You file Form 2555, Foreign Earned Income, with your Form 1040. Your foreign wages count as income. But then you can exclude them from income using Form 2555. The 2014 maximum exclusion for foreign earned income on Form 2555 is $99,200. Form 2555 may allow you to exclude costs of foreign housing as well. Lots of IRS wrinkles exist in Form 2555 and it pays to do your homework before presenting your ExPat employer a Form 673. The instructions for Form 2555 and IRS Publication 54 are a good place to start. For ExPat clients, we sometimes extrapolate the next tax return using all known information. There are non Form 2555 planning parameters too e.g. the exemption(s) and standard deduction of Form 1040 increase the amount of any wage or business income that’s tax-free.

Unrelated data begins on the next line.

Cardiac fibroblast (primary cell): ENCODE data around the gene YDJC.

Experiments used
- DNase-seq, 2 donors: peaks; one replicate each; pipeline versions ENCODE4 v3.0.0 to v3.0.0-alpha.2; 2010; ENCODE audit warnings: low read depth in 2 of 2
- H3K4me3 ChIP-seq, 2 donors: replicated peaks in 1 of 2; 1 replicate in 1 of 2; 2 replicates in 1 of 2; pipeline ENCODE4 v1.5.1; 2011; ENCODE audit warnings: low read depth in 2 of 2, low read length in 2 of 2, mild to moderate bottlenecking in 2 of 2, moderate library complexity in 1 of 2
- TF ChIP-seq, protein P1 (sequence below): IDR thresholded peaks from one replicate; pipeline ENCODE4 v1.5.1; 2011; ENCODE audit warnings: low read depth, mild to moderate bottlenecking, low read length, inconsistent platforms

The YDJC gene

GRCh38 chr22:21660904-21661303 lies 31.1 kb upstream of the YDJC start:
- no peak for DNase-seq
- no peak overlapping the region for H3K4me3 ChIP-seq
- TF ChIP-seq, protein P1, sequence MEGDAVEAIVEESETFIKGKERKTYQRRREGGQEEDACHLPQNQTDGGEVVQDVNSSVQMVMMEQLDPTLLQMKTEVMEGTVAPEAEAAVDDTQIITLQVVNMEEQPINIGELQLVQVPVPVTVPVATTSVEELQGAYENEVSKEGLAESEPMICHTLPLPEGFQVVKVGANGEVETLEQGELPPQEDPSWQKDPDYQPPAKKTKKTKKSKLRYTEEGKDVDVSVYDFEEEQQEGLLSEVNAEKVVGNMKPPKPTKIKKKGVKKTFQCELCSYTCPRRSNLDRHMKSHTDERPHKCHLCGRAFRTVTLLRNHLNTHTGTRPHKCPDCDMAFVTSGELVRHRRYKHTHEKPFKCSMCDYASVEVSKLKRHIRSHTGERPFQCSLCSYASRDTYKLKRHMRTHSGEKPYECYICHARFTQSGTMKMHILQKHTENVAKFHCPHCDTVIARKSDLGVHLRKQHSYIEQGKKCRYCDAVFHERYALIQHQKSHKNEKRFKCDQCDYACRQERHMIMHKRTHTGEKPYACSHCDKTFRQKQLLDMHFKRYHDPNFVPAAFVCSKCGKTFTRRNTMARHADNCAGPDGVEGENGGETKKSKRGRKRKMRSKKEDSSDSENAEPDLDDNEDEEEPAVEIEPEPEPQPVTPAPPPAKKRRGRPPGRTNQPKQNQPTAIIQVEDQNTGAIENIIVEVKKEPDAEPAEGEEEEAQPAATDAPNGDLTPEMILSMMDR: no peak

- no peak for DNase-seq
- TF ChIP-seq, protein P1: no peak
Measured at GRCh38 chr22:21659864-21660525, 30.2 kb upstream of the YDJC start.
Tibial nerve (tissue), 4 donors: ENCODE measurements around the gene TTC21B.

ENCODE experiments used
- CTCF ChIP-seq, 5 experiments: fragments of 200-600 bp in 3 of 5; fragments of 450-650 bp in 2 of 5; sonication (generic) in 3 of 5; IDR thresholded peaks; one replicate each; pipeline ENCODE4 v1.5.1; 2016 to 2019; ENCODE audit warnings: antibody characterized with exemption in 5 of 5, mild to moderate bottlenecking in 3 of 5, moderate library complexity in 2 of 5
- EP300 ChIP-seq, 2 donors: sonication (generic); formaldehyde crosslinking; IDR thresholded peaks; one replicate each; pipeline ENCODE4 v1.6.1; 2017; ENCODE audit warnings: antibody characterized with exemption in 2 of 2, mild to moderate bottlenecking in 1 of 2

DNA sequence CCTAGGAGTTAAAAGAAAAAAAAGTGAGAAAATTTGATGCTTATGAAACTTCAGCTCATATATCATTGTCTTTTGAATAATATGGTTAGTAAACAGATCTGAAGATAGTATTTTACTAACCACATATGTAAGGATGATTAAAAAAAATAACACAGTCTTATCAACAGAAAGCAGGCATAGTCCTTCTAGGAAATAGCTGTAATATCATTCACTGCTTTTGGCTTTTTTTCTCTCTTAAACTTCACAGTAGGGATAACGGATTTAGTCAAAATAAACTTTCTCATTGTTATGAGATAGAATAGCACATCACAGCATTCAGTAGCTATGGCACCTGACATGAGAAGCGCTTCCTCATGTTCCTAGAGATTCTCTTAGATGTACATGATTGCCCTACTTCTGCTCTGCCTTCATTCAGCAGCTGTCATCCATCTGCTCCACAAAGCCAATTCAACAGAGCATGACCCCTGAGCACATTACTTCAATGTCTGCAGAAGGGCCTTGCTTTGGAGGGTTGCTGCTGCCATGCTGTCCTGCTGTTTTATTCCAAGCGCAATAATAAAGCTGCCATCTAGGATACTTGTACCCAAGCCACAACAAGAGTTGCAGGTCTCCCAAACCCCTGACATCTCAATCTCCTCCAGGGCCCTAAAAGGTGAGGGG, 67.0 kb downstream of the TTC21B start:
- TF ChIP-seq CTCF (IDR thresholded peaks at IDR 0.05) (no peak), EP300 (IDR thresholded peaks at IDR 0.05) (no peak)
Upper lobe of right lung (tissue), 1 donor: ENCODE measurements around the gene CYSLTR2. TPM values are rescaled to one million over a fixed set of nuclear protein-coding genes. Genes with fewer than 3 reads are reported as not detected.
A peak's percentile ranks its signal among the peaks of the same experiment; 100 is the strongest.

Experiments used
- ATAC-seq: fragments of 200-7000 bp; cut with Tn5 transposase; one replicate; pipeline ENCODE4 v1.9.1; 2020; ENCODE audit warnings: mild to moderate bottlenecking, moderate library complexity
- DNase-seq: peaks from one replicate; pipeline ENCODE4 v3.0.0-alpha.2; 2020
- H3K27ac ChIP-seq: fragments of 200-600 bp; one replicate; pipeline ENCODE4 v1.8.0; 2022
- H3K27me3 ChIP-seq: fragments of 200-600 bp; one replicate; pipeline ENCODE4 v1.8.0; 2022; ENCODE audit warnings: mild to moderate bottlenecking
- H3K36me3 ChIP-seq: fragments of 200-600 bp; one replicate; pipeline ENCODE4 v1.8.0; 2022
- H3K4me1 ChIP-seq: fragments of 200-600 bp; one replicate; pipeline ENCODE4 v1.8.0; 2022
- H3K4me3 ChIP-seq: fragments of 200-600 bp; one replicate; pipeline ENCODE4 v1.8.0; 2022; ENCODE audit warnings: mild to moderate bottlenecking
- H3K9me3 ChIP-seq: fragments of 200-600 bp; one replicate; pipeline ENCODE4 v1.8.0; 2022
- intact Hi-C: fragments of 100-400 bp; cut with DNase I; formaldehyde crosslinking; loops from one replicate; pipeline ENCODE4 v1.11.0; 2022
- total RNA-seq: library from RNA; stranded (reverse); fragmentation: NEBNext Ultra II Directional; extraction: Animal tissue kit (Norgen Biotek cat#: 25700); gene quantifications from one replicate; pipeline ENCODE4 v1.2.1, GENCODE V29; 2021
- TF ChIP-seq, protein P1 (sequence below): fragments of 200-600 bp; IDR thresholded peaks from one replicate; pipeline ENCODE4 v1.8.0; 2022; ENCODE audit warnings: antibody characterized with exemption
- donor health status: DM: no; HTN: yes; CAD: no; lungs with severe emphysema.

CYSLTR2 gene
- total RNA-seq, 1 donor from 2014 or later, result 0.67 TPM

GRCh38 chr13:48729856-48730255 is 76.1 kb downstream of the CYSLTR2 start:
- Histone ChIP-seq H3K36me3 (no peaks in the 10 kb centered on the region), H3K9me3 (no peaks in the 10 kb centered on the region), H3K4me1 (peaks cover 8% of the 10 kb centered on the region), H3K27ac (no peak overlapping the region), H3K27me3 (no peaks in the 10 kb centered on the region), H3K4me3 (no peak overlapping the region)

“IRS Form 673 reflects the criteria required for the subsequent Form 2555.” 
– Gary Bode, ExPat CPA

We have many Expat posts on this website. Please find them through the Forms or Category drop boxes in the right sidebar. But here are two to start with:

  • Here’s a post on Form 673 specifics.
  • Here’s one of our many posts on Form 2555 preparation.

What Happens if you Mis-Calculate Form 673?

If an ExPat employer withholds too much federal tax on your paychecks, the ExPat employee gets tax refund when they File Form 1040 (which includes Form 2555 as an attachment). Many clients prefer to have a refund so they don’t try to max out Form 673. Why? They don’t want to get hit with a tax bill and penalties.